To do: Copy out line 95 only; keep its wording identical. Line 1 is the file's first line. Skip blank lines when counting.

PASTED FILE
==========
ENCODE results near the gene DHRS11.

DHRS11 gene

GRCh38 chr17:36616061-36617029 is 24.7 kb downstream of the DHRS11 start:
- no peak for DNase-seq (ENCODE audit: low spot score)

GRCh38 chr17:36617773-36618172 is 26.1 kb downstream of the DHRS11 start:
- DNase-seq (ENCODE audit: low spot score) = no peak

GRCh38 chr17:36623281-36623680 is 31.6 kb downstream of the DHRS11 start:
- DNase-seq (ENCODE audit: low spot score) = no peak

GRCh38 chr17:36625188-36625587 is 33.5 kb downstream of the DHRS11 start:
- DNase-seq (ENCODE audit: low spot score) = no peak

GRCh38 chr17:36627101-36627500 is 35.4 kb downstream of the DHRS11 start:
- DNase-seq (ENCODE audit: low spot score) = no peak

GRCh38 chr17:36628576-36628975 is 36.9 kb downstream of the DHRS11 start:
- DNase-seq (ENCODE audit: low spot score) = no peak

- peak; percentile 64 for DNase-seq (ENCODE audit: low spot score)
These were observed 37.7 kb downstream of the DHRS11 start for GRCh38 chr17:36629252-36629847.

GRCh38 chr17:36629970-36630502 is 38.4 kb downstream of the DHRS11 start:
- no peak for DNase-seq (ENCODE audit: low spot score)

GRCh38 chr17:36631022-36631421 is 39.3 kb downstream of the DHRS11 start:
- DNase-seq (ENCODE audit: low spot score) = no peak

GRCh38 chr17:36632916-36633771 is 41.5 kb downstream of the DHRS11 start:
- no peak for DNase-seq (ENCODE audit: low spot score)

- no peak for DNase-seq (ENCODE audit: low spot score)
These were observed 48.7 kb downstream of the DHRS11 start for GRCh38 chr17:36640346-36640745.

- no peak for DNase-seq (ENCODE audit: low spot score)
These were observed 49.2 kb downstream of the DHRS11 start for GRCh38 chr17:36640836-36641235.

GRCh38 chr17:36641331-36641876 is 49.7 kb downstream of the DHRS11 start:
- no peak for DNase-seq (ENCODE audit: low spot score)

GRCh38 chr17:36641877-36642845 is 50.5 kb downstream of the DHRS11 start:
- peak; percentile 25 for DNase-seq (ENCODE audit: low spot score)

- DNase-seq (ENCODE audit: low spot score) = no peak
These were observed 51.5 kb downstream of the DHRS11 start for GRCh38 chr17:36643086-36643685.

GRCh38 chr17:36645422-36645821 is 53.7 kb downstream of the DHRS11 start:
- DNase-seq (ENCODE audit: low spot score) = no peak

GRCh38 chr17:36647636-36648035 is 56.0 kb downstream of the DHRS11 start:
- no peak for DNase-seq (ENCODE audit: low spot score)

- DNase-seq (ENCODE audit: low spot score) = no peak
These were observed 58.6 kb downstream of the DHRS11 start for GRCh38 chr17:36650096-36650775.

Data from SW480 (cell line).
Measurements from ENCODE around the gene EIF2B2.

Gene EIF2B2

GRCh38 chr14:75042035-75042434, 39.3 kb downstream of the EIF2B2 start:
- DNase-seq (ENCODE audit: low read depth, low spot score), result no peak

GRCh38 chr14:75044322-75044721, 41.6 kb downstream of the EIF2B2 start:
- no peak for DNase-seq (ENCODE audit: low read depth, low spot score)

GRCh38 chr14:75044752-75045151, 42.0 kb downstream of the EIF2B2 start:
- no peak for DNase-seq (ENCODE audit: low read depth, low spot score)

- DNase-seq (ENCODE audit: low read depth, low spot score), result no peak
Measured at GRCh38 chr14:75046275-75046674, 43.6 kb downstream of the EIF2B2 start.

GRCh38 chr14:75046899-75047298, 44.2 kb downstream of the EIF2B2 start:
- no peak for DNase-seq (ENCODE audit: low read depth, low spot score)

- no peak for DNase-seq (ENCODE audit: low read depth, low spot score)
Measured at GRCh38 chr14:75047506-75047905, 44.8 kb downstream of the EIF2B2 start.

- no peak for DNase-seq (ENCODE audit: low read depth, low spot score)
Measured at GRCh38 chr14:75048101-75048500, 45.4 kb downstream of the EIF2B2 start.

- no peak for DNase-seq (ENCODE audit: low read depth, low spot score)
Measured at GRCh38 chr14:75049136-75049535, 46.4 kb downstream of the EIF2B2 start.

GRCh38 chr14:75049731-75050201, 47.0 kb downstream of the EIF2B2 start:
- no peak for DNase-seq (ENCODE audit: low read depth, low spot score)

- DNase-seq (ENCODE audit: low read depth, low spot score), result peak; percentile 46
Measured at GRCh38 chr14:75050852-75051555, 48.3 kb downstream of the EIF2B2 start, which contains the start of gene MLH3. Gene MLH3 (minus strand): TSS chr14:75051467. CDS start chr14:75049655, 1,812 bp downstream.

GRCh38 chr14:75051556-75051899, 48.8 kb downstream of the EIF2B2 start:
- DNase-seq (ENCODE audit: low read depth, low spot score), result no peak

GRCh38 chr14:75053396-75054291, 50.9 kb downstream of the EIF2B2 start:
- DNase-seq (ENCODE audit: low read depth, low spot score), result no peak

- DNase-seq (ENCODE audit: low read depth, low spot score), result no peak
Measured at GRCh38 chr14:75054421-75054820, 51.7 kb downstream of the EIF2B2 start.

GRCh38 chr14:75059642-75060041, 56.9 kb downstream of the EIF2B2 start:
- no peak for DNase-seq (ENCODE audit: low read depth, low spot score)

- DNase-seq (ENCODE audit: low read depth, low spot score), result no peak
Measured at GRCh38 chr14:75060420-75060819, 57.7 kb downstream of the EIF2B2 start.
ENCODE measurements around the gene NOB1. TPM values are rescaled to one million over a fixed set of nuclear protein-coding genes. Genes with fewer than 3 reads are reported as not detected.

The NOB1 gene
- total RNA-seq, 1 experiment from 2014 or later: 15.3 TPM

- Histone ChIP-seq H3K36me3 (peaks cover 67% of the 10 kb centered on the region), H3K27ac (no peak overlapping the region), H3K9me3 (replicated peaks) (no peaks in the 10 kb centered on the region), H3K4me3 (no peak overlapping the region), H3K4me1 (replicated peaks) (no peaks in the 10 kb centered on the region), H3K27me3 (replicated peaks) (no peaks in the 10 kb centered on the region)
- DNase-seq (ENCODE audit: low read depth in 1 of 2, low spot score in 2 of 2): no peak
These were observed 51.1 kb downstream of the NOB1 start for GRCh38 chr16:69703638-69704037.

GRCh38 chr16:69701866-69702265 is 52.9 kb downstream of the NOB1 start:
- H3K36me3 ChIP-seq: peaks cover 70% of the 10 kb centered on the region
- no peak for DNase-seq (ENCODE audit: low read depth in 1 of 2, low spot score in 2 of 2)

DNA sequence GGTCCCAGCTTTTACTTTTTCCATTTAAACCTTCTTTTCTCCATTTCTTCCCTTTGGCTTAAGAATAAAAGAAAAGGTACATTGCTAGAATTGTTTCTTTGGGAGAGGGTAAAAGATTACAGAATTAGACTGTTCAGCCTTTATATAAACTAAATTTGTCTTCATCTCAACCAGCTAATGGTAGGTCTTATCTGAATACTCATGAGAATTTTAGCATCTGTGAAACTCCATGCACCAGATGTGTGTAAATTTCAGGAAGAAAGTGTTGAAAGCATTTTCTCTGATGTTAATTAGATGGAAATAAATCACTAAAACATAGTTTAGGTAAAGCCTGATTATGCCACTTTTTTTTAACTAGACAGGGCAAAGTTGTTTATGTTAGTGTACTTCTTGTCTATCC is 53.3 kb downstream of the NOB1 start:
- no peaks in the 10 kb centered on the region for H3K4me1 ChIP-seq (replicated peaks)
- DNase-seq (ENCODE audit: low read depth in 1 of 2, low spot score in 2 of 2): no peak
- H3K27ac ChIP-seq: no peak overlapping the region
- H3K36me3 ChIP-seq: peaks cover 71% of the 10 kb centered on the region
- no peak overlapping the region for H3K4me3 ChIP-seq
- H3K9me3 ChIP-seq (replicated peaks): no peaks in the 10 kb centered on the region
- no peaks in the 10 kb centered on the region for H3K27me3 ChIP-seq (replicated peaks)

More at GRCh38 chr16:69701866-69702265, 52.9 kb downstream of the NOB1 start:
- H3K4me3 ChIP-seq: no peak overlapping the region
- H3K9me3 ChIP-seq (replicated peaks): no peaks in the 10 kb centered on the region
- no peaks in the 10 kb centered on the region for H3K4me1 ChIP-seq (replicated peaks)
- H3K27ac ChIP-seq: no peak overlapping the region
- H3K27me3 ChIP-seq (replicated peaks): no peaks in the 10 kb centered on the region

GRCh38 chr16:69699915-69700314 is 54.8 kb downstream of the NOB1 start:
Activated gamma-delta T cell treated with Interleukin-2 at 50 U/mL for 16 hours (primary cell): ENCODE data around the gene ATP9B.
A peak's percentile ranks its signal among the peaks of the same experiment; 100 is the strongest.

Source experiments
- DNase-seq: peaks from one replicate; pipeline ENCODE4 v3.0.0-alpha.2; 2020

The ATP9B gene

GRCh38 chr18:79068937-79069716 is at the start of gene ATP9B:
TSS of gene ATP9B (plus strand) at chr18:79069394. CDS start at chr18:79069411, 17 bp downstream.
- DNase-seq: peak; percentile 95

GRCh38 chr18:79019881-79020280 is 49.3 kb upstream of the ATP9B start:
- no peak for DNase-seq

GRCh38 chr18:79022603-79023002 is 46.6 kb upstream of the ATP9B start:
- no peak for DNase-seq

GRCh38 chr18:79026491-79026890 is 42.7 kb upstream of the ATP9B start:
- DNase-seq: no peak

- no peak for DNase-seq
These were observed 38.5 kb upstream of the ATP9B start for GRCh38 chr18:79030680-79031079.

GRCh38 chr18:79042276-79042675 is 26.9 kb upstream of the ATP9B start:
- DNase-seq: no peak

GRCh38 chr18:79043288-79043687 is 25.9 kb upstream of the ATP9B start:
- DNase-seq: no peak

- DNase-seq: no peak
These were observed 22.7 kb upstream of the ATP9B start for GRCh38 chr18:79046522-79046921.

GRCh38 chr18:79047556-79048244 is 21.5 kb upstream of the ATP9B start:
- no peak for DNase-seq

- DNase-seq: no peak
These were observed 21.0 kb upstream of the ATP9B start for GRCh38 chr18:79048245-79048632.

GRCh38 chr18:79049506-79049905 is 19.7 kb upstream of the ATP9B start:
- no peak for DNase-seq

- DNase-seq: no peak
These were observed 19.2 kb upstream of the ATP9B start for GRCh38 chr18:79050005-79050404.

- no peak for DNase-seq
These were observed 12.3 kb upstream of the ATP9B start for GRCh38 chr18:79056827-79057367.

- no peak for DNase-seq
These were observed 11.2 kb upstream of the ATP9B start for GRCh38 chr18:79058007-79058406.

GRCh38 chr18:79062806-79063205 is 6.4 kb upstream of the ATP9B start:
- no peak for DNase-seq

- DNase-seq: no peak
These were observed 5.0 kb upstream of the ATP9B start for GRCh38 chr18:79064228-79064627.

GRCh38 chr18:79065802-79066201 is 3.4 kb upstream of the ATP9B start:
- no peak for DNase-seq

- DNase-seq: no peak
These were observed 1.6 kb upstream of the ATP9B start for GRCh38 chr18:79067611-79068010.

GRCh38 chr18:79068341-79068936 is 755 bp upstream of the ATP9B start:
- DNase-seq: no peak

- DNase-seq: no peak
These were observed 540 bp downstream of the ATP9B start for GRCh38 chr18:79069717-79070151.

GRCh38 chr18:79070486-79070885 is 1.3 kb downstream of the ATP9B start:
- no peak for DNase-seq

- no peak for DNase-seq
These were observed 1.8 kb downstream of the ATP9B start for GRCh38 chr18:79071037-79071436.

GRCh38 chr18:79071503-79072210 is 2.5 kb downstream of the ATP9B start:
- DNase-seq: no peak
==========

GRCh38 chr16:69699915-69700314 is 54.8 kb downstream of the NOB1 start: